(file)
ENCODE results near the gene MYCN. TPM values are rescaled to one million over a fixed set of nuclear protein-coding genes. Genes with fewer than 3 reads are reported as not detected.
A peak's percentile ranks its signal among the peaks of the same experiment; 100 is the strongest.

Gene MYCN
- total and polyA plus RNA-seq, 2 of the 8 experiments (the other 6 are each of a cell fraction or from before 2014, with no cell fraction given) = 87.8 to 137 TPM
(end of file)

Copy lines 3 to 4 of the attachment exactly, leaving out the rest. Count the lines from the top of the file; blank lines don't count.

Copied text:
Gene MYCN
- total and polyA plus RNA-seq, 2 of the 8 experiments (the other 6 are each of a cell fraction or from before 2014, with no cell fraction given) = 87.8 to 137 TPM